If you have allergies — or if someone in your family or at school has them — you have probably heard that one of the ways that doctors use to help make those allergies better is through allergy shots. Now, if you remember getting shots at the doctor for school and didn’t exactly enjoy the experience, you’re probably thinking, “No way!” right now. However, allergy shots can make life a lot easier for people who suffer from allergies — and it is estimated that around 50 million kids all over America have this problem!
Read on to learn more about allergy shots and why they can help.
Allergies in Brief
Before we talk about allergy shots, it’s good to mention just what allergies are. Allergies happen when your immune system — which is in place to defend your body from viruses, bacteria and other things that can make you sick — overreacts to things besides bacteria and other bad stuff. It can react to things like dust mites, pollen from trees or grasses or mold. When this happens, you can get a runny nose, eyes that itch and water, a cough and a sore throat. You can even feel sick to your stomach and throw up! It is no fun — and it is a big reason why kids miss school. That is why coming up with a plan to treat them is so important!
Allergy Shots are Not the First Line of Defense!
If you have allergies and are worried about allergy shots — relax! While shots can help some kids, they are not actually the first line of defense against this problem. When you are diagnosed with allergies, the first thing your doctor will recommend that you do is try to avoid the allergen (the thing you are allergic to) to help the problem. For instance, if you are allergic to pollen, your doctor might suggest that your parents check the pollen count every day and keep you inside on days when the count is high. If you are allergic to dust, he might suggest that your parents clean the house and vacuum weekly, get rid of carpets and other “dust magnets” and buy a special air filter to take dust out of the air. He also might suggest that you take antihistamines, which are special medications that help to keep away some of the annoying symptoms of an allergy attack.
Where Do Allergy Shots Fit In?
For some kids, just avoiding the allergens and taking antihistamines or other medications is enough to keep their allergies in check so that they don’t have major problems with them. However, for some kids, this approach is just not enough and they still will struggle with allergy symptoms like the ones we talked about above. For these kids, doctors will often recommend a course of allergy shots. These shots are meant to help make your immune system stronger and build up a tolerance for a certain allergen (such as pollen) so that your symptoms won’t be as bad and you won’t have allergy attacks as often.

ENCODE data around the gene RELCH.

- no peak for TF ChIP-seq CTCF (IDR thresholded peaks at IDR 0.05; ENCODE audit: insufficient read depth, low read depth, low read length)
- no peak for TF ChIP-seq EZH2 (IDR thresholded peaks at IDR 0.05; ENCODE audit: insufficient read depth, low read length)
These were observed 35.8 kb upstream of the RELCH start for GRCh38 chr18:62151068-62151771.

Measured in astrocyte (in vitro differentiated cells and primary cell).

How Do Allergy Shots Work?
When you get an allergy shot, the doctor is actually injecting a tiny amount of the thing that you are allergic to into your system. This might sound a little crazy, but the dose is very small and increases gradually over the next 3-6 months. Exposing your immune system to tiny amounts of the allergen will allow the system to build up a tolerance for it and make it less likely to overreact to it if, for instance, you go outside on a day when the pollen count is high. These are called build-up doses and they will start to make your immune system less reactive.
After the build-up dose is done and you are at a dose which your doctor thinks will be safe and effective, you will start to get a maintenance dose, which will stay more or less the same and which will help to maintain the immunity against whatever allergens are the problem for you.
The great thing about allergy shots is that, although you will have to get them pretty often (usually twice a week at first), this will not always be the case. Eventually, you will move up to only once a week, then once every two weeks. Some kids even get their shots as seldom as once a month! Another cool thing is that after 3-5 years, many people will get long-term relief from their allergies, even after they stop taking their shots. So relax — it won’t be for the rest of your life!!!!
A Little More About the Shots
Some kids do get a minor reaction to allergy shots, which includes redness, swelling and a feeling of itchiness at the injection site (where the shot has been given). However, this is usually pretty minor and sometimes an ice pack put on the site can make it feel better. Some kids don’t have any reactions at all — and allergy shots are considered to be safe for kids as young as five years old. Sometimes you will get these shots at a doctor who specializes in allergies — called an allergist – and sometimes you will get them at your regular doctor’s office. Either way, they will usually have you sit out in the waiting room for about 30 minutes afterwards to make sure that you are not going to have a reaction — and they know how to treat you if you do. In other words, it is entirely safe!
So now you have the low-down on allergy shots and know a little more about them. They might sound scary, but they are safe and can help you to have fewer allergies attacks, even after the shots are done. It is something to talk to your doctors and parents about if your allergies are making life difficult.